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Andrew Giovinazzi Of Option Pit Talks Options Strategies

Jayson Derrick

Andrew Giovinazzi is the COO of Option Pit. He previously served as a member of both the Pacific Exchange and the Chicago Board Options Exchange where he acted as a market maker in both equity and index options.

Giovinazzi has a wealth of knowledge to share and was a guest on Benzinga #Premarket Prep on May 19.

“First you have to know what you are doing with options,” said Giovinazzi. “They provide a tremendous amount of leverage for the dollar.”

Giovinazzi does admit that options are not perfect. Many traders will use options in a way to increase a speculative position (and risk) and doesn't leave them with an “out.” As such, investors need to fully understand the risks involved and how to control risks.

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Traders need to master terms such as “delta” and especially “time decay” to gain as much control in a position to avoid large losses, said Giovinazzi.

Traders should understand that multiple strategies exist in which a profit is earned if a stock trades within a range, as opposed to the stock required to move in one specific direction. By doing so, the position stands a better chance of earning a profit, as the pressure for the stock to move in a direction is alleviated.

Technical analysis could be used to create reference points to be used to determine a stock's range, but that doesn't tell the whole story. Volatility-based data makes up the bulk of the research Giovinazzi conducts before entering a new options position.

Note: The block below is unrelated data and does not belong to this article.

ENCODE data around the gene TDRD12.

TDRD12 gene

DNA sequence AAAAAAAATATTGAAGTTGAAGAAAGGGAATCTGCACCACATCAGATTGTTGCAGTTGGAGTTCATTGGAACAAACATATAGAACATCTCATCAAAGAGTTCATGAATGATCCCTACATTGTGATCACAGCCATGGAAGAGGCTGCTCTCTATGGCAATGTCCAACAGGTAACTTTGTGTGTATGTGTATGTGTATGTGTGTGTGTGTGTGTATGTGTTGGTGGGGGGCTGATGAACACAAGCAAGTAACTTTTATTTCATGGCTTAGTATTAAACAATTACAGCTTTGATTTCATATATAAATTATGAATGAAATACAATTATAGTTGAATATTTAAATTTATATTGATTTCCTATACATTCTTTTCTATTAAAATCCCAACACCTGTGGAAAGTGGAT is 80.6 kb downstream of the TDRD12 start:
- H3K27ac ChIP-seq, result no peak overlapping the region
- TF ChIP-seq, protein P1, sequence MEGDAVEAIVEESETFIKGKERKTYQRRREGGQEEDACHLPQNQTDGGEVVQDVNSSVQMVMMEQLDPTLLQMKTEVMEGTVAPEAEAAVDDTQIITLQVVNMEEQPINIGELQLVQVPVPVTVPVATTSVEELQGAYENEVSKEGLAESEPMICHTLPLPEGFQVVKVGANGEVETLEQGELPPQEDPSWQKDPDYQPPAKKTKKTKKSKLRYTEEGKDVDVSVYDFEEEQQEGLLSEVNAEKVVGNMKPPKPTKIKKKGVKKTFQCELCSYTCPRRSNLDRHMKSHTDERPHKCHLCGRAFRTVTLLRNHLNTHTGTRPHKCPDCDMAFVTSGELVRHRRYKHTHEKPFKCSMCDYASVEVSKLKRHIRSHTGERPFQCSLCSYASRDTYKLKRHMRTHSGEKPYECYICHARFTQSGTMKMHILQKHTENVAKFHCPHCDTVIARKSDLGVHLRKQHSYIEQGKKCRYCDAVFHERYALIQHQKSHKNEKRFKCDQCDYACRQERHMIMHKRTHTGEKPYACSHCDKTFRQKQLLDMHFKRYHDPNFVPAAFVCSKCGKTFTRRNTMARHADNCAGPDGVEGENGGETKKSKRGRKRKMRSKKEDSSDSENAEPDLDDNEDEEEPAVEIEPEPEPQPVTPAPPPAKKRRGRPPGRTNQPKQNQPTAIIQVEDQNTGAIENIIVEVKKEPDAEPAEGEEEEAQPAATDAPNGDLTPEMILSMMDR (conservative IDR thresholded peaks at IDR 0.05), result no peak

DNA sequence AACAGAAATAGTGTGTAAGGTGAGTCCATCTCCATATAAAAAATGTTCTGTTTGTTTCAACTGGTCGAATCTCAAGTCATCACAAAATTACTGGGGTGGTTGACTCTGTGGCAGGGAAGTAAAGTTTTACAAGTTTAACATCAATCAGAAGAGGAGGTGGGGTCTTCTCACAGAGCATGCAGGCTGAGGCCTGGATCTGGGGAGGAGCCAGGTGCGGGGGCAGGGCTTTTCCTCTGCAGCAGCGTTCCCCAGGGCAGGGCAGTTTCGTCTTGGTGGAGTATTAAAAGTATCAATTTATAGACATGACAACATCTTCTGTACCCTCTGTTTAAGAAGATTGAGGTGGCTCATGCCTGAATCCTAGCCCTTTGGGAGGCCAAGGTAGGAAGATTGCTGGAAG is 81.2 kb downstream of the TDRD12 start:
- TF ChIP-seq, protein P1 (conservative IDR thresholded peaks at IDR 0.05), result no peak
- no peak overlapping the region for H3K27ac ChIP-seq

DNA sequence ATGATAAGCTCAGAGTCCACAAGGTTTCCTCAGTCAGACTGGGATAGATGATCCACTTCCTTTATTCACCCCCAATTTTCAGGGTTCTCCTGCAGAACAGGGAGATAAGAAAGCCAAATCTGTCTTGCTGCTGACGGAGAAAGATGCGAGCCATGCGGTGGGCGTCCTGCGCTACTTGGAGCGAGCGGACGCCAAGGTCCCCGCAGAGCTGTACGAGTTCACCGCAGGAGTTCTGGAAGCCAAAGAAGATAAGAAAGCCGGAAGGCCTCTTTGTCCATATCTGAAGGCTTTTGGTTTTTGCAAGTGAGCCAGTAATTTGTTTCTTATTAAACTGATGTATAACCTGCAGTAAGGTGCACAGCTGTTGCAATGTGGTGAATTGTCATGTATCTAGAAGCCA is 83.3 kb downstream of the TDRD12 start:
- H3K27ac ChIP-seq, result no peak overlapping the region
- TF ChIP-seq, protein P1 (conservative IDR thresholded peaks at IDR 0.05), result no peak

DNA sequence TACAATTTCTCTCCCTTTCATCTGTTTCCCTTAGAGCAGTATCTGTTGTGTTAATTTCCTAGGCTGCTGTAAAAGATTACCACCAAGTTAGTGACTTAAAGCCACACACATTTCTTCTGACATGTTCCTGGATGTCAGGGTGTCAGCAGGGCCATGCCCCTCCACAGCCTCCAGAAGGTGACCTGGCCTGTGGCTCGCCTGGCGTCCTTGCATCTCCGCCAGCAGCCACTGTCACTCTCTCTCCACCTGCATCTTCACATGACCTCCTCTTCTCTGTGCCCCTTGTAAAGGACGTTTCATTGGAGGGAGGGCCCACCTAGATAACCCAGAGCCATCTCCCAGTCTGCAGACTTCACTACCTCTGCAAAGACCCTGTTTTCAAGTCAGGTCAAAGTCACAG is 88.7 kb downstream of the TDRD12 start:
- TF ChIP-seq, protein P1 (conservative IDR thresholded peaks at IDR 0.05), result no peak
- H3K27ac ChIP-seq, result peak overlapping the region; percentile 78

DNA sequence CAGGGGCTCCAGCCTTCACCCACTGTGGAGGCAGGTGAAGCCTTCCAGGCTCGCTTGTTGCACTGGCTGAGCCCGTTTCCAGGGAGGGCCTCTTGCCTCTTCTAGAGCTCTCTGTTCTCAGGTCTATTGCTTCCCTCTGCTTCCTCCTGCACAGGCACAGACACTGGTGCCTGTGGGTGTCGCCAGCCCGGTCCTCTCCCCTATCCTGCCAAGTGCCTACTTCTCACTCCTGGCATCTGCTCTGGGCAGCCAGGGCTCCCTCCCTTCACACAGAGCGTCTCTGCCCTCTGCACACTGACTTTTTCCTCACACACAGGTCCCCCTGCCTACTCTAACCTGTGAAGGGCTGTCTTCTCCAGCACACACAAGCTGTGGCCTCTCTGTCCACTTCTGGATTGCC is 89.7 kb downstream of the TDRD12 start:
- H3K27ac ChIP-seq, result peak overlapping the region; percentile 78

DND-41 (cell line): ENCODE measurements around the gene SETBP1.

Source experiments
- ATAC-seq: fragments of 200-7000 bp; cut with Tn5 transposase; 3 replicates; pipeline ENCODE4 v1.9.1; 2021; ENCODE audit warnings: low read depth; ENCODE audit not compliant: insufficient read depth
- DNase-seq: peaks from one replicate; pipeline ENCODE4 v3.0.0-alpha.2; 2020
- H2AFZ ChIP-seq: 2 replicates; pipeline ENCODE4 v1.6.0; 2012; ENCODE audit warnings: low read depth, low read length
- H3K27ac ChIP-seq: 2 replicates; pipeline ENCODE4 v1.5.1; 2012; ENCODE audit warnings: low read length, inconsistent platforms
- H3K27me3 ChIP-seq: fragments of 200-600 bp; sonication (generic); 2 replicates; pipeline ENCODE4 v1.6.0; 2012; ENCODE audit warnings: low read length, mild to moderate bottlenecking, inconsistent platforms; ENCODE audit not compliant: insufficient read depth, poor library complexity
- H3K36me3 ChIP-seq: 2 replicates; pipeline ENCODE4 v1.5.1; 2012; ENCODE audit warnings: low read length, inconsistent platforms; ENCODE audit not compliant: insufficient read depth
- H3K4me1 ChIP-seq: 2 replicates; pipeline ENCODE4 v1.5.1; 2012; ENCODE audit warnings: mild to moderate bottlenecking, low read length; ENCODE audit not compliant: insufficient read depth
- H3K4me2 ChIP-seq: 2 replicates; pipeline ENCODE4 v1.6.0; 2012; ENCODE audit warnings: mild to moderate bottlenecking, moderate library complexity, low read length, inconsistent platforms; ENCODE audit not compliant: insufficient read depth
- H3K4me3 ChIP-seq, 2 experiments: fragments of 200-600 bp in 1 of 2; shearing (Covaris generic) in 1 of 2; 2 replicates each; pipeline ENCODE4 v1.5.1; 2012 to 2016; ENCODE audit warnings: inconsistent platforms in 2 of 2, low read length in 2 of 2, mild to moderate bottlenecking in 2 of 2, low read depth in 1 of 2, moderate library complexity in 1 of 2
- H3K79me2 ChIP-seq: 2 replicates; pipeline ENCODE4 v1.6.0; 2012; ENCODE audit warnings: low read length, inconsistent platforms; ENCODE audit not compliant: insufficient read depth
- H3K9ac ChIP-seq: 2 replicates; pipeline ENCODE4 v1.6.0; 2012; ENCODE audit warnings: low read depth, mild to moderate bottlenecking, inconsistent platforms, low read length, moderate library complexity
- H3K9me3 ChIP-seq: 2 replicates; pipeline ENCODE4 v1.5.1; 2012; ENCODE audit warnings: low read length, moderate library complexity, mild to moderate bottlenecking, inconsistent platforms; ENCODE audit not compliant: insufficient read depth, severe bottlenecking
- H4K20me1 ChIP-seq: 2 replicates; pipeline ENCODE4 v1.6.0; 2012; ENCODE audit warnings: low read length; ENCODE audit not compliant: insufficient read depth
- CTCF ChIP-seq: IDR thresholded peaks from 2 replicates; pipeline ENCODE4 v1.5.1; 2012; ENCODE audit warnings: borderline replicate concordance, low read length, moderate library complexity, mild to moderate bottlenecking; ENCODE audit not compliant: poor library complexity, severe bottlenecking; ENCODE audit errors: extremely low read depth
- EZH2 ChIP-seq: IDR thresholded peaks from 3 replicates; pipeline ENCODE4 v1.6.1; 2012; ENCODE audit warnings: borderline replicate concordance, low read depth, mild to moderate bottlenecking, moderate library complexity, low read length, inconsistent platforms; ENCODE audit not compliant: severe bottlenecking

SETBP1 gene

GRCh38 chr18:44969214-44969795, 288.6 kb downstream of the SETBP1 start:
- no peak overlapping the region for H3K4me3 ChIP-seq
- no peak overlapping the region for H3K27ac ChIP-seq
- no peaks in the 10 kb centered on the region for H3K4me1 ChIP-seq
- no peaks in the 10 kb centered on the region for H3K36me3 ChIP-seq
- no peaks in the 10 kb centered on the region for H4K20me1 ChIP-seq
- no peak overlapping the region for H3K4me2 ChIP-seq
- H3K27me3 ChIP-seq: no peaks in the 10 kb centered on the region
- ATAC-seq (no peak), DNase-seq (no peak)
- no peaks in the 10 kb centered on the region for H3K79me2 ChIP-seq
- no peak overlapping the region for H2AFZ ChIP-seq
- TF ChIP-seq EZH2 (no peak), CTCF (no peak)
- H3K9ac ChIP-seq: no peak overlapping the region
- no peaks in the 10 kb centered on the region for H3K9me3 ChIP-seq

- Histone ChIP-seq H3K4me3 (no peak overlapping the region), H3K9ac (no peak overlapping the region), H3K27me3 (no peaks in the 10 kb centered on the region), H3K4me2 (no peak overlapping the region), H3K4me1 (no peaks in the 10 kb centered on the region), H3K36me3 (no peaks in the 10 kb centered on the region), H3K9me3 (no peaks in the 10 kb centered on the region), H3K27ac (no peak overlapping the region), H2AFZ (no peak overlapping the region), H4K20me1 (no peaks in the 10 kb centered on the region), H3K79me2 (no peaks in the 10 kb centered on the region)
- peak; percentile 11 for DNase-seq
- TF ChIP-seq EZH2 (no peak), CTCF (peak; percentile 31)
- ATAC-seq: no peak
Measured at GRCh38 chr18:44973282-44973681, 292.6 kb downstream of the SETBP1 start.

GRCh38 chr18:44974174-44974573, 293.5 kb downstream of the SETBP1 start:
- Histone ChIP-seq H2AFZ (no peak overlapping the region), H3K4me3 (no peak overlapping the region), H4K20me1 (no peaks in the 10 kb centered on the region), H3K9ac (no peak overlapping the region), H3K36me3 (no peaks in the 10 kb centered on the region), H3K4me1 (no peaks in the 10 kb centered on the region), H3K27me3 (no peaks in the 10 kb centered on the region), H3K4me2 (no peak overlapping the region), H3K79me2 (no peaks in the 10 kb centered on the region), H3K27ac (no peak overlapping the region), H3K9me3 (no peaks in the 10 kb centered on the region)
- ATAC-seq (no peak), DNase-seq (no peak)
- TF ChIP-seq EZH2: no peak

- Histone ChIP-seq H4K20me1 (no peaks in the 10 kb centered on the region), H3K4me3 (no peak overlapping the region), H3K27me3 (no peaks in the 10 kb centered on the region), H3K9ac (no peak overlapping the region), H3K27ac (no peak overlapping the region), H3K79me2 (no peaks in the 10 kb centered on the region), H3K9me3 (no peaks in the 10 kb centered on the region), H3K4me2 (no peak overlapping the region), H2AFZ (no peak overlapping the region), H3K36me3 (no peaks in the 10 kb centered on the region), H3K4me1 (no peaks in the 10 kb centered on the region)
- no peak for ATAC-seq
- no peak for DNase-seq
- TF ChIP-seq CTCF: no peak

Volatility data is important for highly-speculative stocks.

“If you are trading a highly-speculative stock, it can only handle certain types of option positions,” Giovinazzi explained. “You can't sell naked contracts unless you bring yourself really unreasonable risk. What we try to do is focus on where there might be an opportunity given whatever is happening with volatility on any given day.”

Volatility strategies are dependent on daily unique events; as such, Giovinazzi tracks around 250 specific stocks, in addition to multiple indices. Chances are likely, Giovinazzi said, that on any given day a trade can be made under ideal volatility conditions.

Moving on to weekly options, Giovinazzi believes that these instruments work great when volatility is set to move on the back of a Federal Reserve announcement. This is a focal point of Giovinazzi's instructions, as a unique set of characteristics and prices need to be in place to justify a position that expires quickly.

Giovinazzi thinks that the Volatility Index will stay range bound between the 12 and 14 levels in the short-term. Longer term, if bonds stay steady, the economics news is “ok, but not great” and the Volatility Index could dip below the 12 mark.

Bottom line, “I own a lot of stocks, but I own some protection,” which according to Giovinazzi is a good trade to simply be long but it's important to hedge “in case things blow-up.”

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